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By Devane Sharma

Palm oil is a plant-based oil with an exceptional nutritional profile. There are many reasons it’s found in about 50% of popular consumer products1. Among its many benefits, palm oil contributes to some of our favorite health foods, from serums to superfood granola bars. This is because it’s one of the best vitamin E sources around.

Palm Oil: An Excellent Source of Vitamin E

Palm oil is made from the fruit of oil palms and has been treasured for thousands of years in Africa. While cultures around the world have relied on palm oil, science is now realizing it’s an exceptional source of vitamin E—specifically, tocotrienols, tocopherols, and other groups of phytonutrients compounds2. Both are valued for their antioxidant properties.

Not all Vitamin E is the Same: Tocotrienols and Tocopherols

Vitamin E is known to support the immune system and cellular communication. Diets high in vitamin E are associated with a decreased risk of some types of cancer, heart disease, and age-related macular degeneration.

About 70% of the vitamin E in palm oil is tocotrienol7, which is mainly associated with many health benefits. Tocotrienols fight dangerous free radicals, improve brain health, and have neuroprotective properties.

Tocotrienols also have properties that aren’t found in tocopherols, a more common form of the vitamin found in many consumer products4. These properties include reducing “bad” LDL cholesterol, anti-cancer properties, the reversal of atherosclerosis, improvement of diabetes symptoms, and protection against damage and stress-induced skin aging5.

Apart from its Vitamin E content, palm oil is also understood to help increase one’s absorption of other fat-soluble vitamins, like vitamin A which are essential for eye health3.

How Vitamin E Supports Your Favorite Skincare and Health Food Products

While vitamin E offers multiple benefits for whole-body health, it’s perhaps most valued for its ability to support healthy skin. As a powerful antioxidant with anti-inflammatory properties, vitamin E boosts the immune system and cellular function, contributing to healthier-looking and feeling skin.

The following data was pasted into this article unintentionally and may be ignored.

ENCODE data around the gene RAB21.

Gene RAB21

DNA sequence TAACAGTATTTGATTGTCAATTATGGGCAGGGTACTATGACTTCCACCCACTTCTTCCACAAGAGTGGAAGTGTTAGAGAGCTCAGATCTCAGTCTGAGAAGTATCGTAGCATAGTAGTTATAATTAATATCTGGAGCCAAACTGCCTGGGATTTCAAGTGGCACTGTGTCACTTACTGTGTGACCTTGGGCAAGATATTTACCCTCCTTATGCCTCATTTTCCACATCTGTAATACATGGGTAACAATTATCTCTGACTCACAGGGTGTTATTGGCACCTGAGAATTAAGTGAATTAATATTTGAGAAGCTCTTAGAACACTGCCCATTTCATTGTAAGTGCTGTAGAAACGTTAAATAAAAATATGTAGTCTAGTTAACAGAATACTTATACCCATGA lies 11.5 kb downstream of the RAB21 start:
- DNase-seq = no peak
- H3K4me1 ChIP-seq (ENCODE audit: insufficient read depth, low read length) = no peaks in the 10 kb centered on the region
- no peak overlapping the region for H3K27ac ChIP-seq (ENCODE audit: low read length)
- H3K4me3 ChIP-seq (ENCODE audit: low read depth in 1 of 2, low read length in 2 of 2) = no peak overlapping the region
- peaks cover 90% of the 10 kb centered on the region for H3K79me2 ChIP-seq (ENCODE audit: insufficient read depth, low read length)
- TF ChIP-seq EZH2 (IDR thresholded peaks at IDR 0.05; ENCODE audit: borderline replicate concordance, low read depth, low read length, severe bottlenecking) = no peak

One way it does this is by warding off the negative impacts of free radicals produced during food metabolism and environmental toxins. Especially as we age and our vitamin E levels decrease, consuming the nutrient as part of a healthy diet or in skin care products can help reduce UV damage to the skin.

Many people consume adequate amounts of vitamin E in foods like leafy greens, broccoli, seafood, nuts, and seeds. However, those looking to raise their intake may look to health foods fortified with the vitamin.

Alternatively, many vitamin E skincare products are available. Used for topical use, vitamin E often comes in a cream form that’s added to anti-aging creams, sunscreen, makeup, serums, and other cosmetic products. The skin generally absorbs Vitamin E easily when applied in these forms, where it’s then stored in the sebaceous glands6. It also works well as a moisturizing humectant and emollient, which attracts water into the skin and traps it there, helping to support dry elbows, cuticles, and other areas that could use more moisture.

Musim Mas’ Vitamin E

Vitamin E is a workhorse of a nutrient. The vitamin E products offered by Musim Mas are naturally sourced and extracted in a solvent-free process. Ready to fulfill a range of consumer needs, it can be used as a health and dietary supplement and is available in liquid and powder forms.

Musim Mas’ Vitamin E extracted from palm oil comprises Tocotrienols and Tocopherols, which exist as a natural complex at a ratio of 7:3—providing more tocotrienol and its superior anti-inflammatory and antioxidant properties. For a healthy body and nourished skin that’s protected from the damage caused by free radicals, vitamin E is here to save the day.



1: RSPO – #goodbadpalmoil
2: InTechOpen – Minor Compounds of Palm Oil: Properties and Potential Applications
3: Nourish by WebMD – Palm Oil: Are There Health Benefits?
4: PubMed National Library of Medicine – Tocotrienols: Vitamin E beyond tocopherols
5: AOCS – The other vitamin E
6: Healthline – Vitamin E, skin care, and you
7: APJCN – Review Article: Palm fruit chemistry and nutrition